I support freedom of choice





McDonald's Free WiFi ad

Another wonderful example of simply great advertising. 





Man's Best Friend by Pablo Picasso

I just LOVE this line drawing because it's the essence of all great art, and advertising: a good idea that's presented clearly. 

plentyofcolour picasso lump1




CTC 100th Anniversary Ad


When I was a kid my father took me to CTC to buy me a wagon so-that I could take on larger paper routes; I delivered the Toronto Telegram. In my teens I went there, with my own money, to buy parts for my bike. When I got my 1st car and it needed service - CTC. All my camping supplies - CTC. 

It was, and still is one of my favourite stores. 

I quite like this ad. The graphic speaks to the company's roots and the copy does a nice job of summarizing the company history - and telling you why CTC is still a relevant retailer today.

Happy Birthday CTC. 




Applied Neuro-linguistic Programming

A while ago I really wanted a Junior Designer [JD] that I really liked working with to lead our next big client presentation, but the JD himself, and the agency’s Sr. Manager thought that JD wasn't up to the task because the client was a "seasoned marketing pro". The Sr. Manager's lack of faith in our JD and my coaching skills really pissed me off - especially because the Sr. Manager is not big on training. So I said "fuck-it" and pulled out my secret weapon: Neuro-Linguistic Programming [NLP].

In about two hours I defined the client's core business challenge, re-framed the situation from a marketing and advertising situation, and then asked JD to step into the intellectual void with me sothat we could co-explore how we could turn the client's business challenge into a presentation win for JD, a business win for the agency and a sales increase for the client in a few elegant business moves.

We solved the problem, came up with a few viable solutions and dropped the challenge and the creative solutions into a nice presentation deck. I asked JD to take the presentation deck home and practice, practice practice. Especially the night before. Well, while I had never dealt with this "seasoned marketing pro" before, the meeting went really well - much to the surprise of the client, the agency's Sr. Manager, and the JD. After the meeting I told the Junior to write me a short note on what worked, why and how he could turn what he learned today into his own formula for ongoing success. This is an anonymous summary of his note to me. I’m very proud of this kid because he’s seen the light. With proper preparation, planning, practice (and support from others) you can go far.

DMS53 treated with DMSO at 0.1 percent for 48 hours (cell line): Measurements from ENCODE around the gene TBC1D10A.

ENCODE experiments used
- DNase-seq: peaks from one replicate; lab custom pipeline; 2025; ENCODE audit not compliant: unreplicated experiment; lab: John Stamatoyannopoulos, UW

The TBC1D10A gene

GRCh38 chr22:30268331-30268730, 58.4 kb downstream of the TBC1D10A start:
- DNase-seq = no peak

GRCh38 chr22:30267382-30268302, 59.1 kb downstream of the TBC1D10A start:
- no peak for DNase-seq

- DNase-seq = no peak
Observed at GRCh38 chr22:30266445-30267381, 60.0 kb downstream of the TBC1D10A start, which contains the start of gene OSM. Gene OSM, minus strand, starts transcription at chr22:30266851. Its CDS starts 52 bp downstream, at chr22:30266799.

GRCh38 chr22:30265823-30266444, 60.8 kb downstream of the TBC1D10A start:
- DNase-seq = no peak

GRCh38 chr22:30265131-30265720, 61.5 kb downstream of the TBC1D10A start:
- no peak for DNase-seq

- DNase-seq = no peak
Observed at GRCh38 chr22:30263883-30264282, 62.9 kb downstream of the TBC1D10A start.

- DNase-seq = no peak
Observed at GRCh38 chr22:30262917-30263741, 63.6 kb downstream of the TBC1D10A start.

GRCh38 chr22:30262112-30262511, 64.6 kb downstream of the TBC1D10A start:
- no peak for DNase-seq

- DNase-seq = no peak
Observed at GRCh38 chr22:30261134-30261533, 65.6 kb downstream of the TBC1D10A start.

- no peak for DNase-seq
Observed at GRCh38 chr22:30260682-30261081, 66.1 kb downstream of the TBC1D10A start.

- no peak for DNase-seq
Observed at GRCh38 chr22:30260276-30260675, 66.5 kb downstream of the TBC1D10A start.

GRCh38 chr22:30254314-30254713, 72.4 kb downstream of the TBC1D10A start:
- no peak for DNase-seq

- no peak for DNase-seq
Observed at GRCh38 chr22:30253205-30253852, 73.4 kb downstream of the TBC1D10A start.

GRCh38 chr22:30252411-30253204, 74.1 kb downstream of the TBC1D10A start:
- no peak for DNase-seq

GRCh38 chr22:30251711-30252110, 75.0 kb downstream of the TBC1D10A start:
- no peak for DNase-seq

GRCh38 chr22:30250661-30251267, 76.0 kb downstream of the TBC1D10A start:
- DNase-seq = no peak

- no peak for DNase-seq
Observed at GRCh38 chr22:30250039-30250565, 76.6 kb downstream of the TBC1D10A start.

the client loved + bought our work because:

  • We planned and delivered a well orchestrated business meeting,
  • we ensured that we had a solid understanding of the role that advertising and marketing play in the company's sales funnel,
  • we ensured that our creative brief was brief, clear and on the mark,
  • because our creative brief was on the mark, the client expectations were clearly understood by the client and the agency,
  • the brain-storming, preparation and practice that Frank and I did before the meeting contributed to a great sale - for me, the agency and the client,
  • all of our design options were practical business-builders and aesthetic improvements over their current communications,
  • preparation for the client meeting was important; taking time to consider how to structure the introduction took the pressure off of having to come up with something clever to say on the fly. I also had time to practice how to deliver my opening comments and present the various design options,
  • because Frank sat me right across from the client, I could read the clients face which lit up and she immediately become engaged when I thanked her for coming to our office,
  • I think it also helped that we outlined what we were going to present and addressed the concerns we felt the client might have,
  • I think it helped that I told the client that a creative team with a wide range of experiences had worked together to deliver today's creative options; not just me,
  • I stopped and asked if she had any questions throughout the meeting - not just at the end. This is a simple, but great way, to pause and collect your own thoughts too,
  • for me, the introduction is normally the hardest part, but because I had practiced "breaking the ice" and then taking control of the meeting, I was more relax. So by the time I got to the design options I was relaxed and enjoyed presenting and discussing the pros and cons of each option.

This whole process has been a great learning experience for me. 

Thanks for all your help Frank.






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